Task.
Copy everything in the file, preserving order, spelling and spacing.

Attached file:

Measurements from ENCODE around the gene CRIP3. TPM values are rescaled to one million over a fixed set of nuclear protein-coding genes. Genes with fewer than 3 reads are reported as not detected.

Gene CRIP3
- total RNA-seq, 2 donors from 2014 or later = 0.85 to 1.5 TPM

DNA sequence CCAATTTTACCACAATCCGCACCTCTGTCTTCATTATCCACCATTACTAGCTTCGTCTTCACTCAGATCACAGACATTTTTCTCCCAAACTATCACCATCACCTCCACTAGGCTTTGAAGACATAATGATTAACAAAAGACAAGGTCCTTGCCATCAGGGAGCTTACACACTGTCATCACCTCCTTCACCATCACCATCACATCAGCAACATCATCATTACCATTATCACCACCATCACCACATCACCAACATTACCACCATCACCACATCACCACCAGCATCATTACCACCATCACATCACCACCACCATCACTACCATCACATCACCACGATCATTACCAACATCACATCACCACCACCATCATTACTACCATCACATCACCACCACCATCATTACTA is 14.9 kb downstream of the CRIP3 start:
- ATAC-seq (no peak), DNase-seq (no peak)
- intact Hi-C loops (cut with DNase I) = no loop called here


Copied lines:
Measurements from ENCODE around the gene CRIP3. TPM values are rescaled to one million over a fixed set of nuclear protein-coding genes. Genes with fewer than 3 reads are reported as not detected.

Gene CRIP3
- total RNA-seq, 2 donors from 2014 or later = 0.85 to 1.5 TPM

DNA sequence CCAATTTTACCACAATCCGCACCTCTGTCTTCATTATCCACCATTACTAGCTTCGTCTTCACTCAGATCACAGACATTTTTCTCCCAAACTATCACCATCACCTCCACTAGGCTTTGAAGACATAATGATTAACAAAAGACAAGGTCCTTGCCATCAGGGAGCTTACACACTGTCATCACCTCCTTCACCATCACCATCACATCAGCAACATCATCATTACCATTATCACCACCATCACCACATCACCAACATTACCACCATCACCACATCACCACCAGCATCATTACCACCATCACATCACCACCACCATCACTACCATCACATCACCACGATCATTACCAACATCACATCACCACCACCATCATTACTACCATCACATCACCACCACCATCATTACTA is 14.9 kb downstream of the CRIP3 start:
- ATAC-seq (no peak), DNase-seq (no peak)
- intact Hi-C loops (cut with DNase I) = no loop called here